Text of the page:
@Deusovi was a few hours earlier, but perhaps this answer gives a simpler argument for the lower bound and a more practical description of an optimal strategy.
Let N (=52) be the number of cards and k (=6) the smallest integer such that $N \le 2^k$.
First, let us show that at least k operations are required:
The strategy by Alex Jones for Question 1 can be improved for the average case, to save an expected number of approximately
prisoners. The following part is the same:
Now, here's how to improve the average case:
This results in the following number of prisoners saved on average (if my calculation is correct):
(Edit: removed bogus improved worst case ...
The worst case has the potential to reach any positive, finite number. I will demonstrate this with a counter-example using the 11-question strategy.
Let's label the guards:
T always tells the truth.
F always lies.
Y always says yes.
N always says no.
R gives a random answer.
Since the worst possible case is ...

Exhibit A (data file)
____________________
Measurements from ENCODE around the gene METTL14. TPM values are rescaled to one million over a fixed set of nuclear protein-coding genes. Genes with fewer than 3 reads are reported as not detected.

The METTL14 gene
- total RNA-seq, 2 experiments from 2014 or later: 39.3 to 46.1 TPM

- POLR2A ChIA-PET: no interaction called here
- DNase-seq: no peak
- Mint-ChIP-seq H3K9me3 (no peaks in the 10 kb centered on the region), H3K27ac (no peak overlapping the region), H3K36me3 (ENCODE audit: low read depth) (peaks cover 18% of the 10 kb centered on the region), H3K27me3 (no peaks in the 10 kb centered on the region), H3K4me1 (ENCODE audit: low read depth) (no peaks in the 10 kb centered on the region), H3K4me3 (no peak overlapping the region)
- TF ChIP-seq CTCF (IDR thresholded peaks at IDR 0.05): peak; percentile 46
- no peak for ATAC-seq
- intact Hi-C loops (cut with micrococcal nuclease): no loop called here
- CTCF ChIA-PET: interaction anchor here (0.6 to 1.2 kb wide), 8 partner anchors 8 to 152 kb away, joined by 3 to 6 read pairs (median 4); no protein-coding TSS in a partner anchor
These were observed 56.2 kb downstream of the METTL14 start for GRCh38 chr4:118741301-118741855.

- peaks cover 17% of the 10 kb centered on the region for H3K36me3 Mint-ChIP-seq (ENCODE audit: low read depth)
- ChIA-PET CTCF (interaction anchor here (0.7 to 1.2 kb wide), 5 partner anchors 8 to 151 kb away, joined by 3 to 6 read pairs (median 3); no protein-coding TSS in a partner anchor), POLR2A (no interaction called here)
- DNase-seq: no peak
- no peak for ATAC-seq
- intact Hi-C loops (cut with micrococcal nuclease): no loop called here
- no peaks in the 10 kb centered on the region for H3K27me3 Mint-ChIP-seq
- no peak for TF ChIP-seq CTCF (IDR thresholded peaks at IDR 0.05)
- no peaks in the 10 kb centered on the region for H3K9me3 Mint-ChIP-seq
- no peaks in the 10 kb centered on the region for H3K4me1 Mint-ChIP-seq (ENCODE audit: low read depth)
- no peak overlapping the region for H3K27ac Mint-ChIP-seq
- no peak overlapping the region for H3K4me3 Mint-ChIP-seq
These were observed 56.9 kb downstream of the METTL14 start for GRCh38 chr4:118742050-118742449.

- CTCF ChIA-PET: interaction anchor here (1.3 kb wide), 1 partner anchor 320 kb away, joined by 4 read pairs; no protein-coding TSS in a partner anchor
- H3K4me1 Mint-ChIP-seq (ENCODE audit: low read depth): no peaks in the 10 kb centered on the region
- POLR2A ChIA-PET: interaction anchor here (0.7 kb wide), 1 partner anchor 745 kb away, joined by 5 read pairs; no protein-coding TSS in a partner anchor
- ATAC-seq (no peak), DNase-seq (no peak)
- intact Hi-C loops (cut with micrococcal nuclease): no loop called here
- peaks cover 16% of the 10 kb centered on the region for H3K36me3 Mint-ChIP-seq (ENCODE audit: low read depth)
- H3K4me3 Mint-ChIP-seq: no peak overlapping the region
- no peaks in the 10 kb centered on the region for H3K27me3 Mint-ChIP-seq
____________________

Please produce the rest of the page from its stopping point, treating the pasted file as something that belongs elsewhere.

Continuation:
Here's an answer to question 1 which saves at least
prisoners. The strategy makes use of
and requires that
Here's the strategy:
Here's why it works:
A slight modification makes this work for question 2 to save at least
An important note:
New high score :P
List of possible primes is 43, 41, 37, 31, 29, 23, 19, 17, 13, 11, 7, 5, 3, 2. Distances between those primes are 2, 4, 6, 2, 6, 4, 2, 4, 2, 4, 2, 2, 1.
The key observation:
Let's see which options are there:
That should be all.
First one, number is in reverse
Well, it might be the right answer for all I currently know, but my argument has multiple errors in it (pointed out by others in comments). I may fix it, but others should feel free to post correct solutions before I do :-).
I was pointed to this very interesting post by RobPratt, who helped me with a related problem.
After implementing a similar solution to his, using a random scatter of points and looking for a solution by set cover binary linear programming (which works quite well indeed), I thought I'd give a try to a more 'geometry-based' solution.
[BTW, I am using hidden ...